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Go Further With Food... And Water!



Water, covering 71 percent of the Earth, is vital to all forms of life.  It also serves many functions in our bodies and without it we would not exist. In fact, our bodies consist of about 70 percent water – and our brains, 90 percent. It’s important to drink regularly to keep you functioning, physically and mentally, to your fullest potential!

Why is it essential?

Water plays many roles in our bodies. Surprisingly, a drop of merely 2 percent can trigger signs of mild dehydration, like hazy short-term memory or fatigue.  Your body needs water to perform important chores such as regulating your internal temperature and transporting essential nutrients to your organs and tissues.

It also moves oxygen into your cells and removes wastes through urination, perspiration and bowel movements.  Additionally, it protects your spinal cord, joints and other sensitive tissues from injury and helps to prevent arthritis and other joint problems.

How much do I need?

Healthy people meet their fluid needs through drinking water and other beverages when thirsty, and through eating foods that contain 85 to 95 percent water, such as tomatoes, melons, celery, spinach, oranges and other citrus fruits. Water-rich foods provide about 20 percent of our total daily water intake, according to the Mayo Clinic.

There's no ideal number of ounces to consume daily that fits all people all the time, but there are guidelines. The Institute of Medicine recommends drinking about 2 liters (or 65 ounces) of water a day. That's about 8, 8-ounces glasses daily, which might seem like a lot of water – and it is!

But remember, other beverages and foods are rich in water too, as noted above. Listen to your body.  It will tell when you're thirsty or fatigued – a good time to think of having a drink of water to replace what was lost through normal everyday functions and to avoid dehydration. 

Normally, you lose water through urination, sweat and even in small amounts when you exhale, which you replenish by eating and drinking. Be aware that certain circumstances may cause you to lose more water than usual. For example, perhaps you work as a lifeguard -- or as a teacher watching over children in a playground -- and on especially hot days, you're sweating excessively. Or, you're a firefighter or emergency medical worker, toting heavy equipment and doing physically demanding work is just a part of the job. Or you're ill and vomiting or running a fever. In all these cases, your body demands a good deal of water to get you through the day.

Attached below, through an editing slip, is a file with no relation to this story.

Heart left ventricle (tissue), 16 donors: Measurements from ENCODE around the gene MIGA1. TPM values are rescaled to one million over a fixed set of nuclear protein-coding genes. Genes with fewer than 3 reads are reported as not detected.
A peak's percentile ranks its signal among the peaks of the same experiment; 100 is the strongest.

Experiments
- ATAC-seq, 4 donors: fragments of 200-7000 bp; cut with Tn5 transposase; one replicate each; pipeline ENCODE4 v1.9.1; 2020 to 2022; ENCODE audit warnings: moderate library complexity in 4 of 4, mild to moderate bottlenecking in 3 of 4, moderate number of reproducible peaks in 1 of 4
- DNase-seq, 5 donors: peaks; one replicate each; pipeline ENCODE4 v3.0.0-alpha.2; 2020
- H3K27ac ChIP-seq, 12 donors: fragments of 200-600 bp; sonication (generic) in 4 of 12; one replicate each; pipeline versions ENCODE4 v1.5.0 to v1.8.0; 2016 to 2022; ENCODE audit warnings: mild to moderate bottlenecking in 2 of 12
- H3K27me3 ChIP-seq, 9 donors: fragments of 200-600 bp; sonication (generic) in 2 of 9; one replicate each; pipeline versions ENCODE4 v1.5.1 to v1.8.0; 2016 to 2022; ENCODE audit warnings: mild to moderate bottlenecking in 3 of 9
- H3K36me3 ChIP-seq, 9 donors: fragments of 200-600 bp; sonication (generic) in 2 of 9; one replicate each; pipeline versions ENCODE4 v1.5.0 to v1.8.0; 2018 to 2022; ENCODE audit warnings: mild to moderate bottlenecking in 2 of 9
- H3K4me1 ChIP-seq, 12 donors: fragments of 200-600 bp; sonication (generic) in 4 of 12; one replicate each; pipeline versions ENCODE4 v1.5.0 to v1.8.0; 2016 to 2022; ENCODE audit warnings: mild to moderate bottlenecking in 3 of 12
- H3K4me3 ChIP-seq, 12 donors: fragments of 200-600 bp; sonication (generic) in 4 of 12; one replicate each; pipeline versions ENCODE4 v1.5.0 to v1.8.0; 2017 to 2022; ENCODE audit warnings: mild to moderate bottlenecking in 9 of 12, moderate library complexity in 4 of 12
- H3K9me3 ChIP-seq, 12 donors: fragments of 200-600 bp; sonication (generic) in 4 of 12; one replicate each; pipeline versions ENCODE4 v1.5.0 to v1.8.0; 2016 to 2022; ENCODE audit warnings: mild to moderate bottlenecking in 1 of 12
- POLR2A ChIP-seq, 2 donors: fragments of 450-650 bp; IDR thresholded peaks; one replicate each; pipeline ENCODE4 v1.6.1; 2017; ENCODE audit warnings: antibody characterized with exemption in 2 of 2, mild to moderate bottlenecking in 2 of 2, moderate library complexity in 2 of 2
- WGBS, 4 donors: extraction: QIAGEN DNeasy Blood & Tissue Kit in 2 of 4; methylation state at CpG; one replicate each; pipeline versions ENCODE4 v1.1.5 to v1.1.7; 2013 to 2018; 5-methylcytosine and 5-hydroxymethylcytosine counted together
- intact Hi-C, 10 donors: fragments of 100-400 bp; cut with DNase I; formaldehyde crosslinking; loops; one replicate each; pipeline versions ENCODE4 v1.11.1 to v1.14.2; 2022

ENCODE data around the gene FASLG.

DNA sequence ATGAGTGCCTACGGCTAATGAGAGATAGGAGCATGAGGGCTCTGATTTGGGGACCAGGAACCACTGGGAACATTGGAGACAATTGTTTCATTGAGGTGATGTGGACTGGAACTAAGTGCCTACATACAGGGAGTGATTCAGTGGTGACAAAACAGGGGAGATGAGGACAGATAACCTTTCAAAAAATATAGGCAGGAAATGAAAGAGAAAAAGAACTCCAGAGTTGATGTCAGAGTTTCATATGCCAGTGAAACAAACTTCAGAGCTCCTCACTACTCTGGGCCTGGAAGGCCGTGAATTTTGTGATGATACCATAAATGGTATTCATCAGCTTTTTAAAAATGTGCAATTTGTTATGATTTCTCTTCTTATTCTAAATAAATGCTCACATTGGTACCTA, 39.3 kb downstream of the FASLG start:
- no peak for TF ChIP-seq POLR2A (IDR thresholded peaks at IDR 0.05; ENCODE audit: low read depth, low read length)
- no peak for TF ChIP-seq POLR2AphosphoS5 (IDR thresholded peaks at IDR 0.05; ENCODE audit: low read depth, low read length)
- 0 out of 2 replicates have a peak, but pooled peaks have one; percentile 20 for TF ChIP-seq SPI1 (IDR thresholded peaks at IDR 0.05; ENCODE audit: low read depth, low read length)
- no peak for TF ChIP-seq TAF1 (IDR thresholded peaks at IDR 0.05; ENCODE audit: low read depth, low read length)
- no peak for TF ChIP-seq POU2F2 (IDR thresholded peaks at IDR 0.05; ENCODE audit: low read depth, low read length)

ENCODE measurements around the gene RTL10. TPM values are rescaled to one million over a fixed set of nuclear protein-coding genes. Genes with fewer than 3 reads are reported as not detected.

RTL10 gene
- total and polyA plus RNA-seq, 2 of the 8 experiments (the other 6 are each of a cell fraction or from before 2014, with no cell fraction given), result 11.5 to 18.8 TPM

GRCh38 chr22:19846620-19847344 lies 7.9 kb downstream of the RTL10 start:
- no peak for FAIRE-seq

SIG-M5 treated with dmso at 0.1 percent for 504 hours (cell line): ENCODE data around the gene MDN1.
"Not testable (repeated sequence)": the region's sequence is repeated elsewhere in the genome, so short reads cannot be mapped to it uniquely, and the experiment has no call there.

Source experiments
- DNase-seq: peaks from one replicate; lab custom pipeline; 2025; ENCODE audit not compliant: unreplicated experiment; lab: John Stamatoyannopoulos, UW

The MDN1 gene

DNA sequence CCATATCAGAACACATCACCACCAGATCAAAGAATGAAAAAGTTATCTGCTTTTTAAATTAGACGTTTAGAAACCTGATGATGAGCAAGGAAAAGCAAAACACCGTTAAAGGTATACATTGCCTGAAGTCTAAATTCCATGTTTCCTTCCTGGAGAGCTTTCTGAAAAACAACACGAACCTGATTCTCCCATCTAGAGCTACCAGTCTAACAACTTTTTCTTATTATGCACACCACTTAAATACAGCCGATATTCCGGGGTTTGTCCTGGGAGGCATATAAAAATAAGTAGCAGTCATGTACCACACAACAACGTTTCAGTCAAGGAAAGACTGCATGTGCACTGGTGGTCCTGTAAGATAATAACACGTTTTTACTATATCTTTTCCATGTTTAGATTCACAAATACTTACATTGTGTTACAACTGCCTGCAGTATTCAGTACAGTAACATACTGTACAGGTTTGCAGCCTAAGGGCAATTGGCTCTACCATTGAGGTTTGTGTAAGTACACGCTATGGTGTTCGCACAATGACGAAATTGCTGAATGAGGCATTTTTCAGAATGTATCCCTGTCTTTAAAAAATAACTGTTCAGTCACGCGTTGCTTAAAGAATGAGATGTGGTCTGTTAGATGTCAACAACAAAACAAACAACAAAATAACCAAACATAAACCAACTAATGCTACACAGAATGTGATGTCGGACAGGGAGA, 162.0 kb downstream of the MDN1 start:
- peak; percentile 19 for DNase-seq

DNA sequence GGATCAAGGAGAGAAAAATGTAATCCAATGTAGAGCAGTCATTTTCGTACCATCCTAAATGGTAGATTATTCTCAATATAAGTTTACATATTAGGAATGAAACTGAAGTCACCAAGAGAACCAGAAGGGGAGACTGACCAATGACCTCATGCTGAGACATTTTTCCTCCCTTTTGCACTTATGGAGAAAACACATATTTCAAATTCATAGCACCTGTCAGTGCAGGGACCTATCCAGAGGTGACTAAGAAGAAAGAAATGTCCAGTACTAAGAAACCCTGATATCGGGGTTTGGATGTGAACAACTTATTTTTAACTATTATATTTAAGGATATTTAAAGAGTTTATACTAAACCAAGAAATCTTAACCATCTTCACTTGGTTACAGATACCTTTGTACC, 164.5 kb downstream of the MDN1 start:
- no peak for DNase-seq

To help stay hydrated during prolonged physical activity or when it's hot outside, it is important to drink water even before feeling thirsty.  Thirst is our bodies' signal that we are on our way to dehydration.

Some people who have certain medical conditions, such as kidney failure, however, may have fluid restrictions.  If your healthcare provider has instructed you on restricting your fluid intake make sure to follow that advice.

What about sugar-sweetened beverages?

Though we can get water through sweetened beverages, such as juice, soda, sports drinks and coffee drinks, it's always better to choose unsweetened beverages or just plain water.  Beverages containing sugar are high in "empty" calories that can sabotage weight loss attempts or management goals.

For instance, the average 20-ounce bottle of soda contains 65 grams of sugar — the equivalent of 16 teaspoons. That's a lot of sugar for 20 ounces of liquid!

Besides taxing your weight, excessive sugar can raise your risk for diabetes and tooth decay.

Tips for drinking more water

If you think you may not be drinking enough water or are choosing sweetened beverages regularly, the following tips may help to change your drinking habits:

  • Carry a water bottle around at work or on the go for easy access
  • Order water with your meal when eating out.  You'll save on money AND calories!
  • Flavor it up! Add some lemon slices or your favorite

           fruit to a pitcher of water and keep in the fridge.

  • Next time you're feeling thirsty, reach for the pitcher

           and pass on the soda.

  • Have a glass of ice water at the table with your meal, even if you've ordered a different beverage. Sip the water occasionally, rather than ordering a second sweetened or alcoholic drink.
  • Freeze water in freezer-safe plastic bottles.  Grab one on the go for ice-cold water all day long.

Water is important to you, just as it's important to life everywhere.  Take a minute to think about how often you drink water. Is it something you’ve been slacking on? 

Make water your beverage of choice and know you're drinking to your body's health. You'll feel the difference!

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